A household’s spendable income is the net annual amount it has available to spend. In general terms, it is gross income minus premiums and taxes.
For employees, people claiming benefits and people receiving a pension, a rough estimate of the net annual income is thirteen times the net monthly amount received (twelve months plus holiday allowance). For the self-employed, net annual income roughly equals profits after tax. The household income is the sum of the annual income of all household members, plus any received rent allowances, children’s allowance and study grants.
This estimate does not take into account all sorts of smaller and larger items that may affect spendable income. To calculate a more precise household income, net income from property (interest received minus interest paid, dividends etc.) and net alimony payments received must be added, while alimony paid and health insurance costs must be subtracted.
From spendable income to standardised income
Naturally, the level of prosperity depends a lot on how many people have to live on a household’s income. To make incomes of households with various size and composition comparable with each other, incomes are standardised. This standardised income is also called ‘purchasing power’.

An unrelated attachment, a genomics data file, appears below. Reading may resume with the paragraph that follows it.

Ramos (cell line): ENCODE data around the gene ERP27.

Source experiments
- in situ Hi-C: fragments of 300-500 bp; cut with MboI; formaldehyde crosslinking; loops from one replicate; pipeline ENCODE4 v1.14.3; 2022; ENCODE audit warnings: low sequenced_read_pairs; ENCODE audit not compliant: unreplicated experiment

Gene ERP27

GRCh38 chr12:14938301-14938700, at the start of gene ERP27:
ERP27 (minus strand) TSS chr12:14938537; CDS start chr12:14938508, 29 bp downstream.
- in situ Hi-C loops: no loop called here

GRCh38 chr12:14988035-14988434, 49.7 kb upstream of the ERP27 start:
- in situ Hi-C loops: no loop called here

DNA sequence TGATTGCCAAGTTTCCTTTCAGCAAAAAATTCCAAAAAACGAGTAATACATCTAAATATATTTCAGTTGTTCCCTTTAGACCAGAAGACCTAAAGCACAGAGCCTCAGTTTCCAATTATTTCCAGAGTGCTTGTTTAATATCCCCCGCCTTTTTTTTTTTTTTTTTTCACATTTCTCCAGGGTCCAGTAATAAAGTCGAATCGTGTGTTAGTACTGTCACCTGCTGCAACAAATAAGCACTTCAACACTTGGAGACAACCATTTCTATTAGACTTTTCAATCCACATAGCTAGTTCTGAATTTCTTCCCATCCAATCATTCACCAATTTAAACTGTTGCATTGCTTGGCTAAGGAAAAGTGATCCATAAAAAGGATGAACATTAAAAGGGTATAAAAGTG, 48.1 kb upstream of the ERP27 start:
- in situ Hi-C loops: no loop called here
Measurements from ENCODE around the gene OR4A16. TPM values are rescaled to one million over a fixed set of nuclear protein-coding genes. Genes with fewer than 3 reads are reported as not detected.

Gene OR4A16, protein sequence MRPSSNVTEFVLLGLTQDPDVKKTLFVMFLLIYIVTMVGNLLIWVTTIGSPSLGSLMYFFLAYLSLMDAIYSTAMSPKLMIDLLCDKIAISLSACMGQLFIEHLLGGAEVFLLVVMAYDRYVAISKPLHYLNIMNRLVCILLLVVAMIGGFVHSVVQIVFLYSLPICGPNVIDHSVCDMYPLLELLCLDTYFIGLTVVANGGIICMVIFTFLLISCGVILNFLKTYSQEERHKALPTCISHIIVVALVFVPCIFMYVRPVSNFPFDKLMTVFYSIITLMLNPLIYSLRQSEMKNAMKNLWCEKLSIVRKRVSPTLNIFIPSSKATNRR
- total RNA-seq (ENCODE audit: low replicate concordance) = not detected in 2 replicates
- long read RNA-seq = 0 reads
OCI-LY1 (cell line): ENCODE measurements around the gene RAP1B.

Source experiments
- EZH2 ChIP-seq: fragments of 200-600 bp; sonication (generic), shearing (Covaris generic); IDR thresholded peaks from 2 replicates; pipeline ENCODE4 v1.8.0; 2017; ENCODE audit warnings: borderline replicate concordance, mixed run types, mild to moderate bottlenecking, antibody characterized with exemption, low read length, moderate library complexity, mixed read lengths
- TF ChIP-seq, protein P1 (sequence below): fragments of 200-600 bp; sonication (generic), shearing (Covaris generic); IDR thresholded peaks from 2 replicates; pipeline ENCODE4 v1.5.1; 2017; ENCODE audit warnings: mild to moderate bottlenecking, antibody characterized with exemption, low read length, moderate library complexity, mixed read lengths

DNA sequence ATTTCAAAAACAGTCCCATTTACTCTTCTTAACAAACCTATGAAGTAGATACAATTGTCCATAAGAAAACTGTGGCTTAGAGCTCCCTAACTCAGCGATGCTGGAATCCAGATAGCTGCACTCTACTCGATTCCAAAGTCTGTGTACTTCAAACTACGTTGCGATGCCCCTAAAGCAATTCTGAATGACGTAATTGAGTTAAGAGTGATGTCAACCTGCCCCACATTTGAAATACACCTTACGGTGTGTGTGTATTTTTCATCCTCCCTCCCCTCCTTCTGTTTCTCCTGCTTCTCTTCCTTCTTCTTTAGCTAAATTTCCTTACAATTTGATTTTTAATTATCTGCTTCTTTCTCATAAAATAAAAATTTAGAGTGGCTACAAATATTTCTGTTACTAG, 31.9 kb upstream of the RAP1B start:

Incomes are standardised by dividing spendable household income by a factor which reflects the advantages of scale of large households. The single person household is taken as the norm. The factor for these households equals 1. For each extra adult 0.19 to 0.37, and for each underage child 0.15 to 0.33 is added to this factor.
For a couple without children, for example, the factor is 1.37. A single person with a spendable income of 10 thousand euro and a couple with a spendable income of 13.7 thousand euro therefore have the same level of prosperity: after standardisation, the purchasing power for both households is 10 thousand euro.
The factor used to divide the income is called the equivalence factor. The equivalence factors are given in the table below for the most frequently occurring household compositions in the Netherlands. The equivalence factor for a single parent family with two children, for example, is 1.51.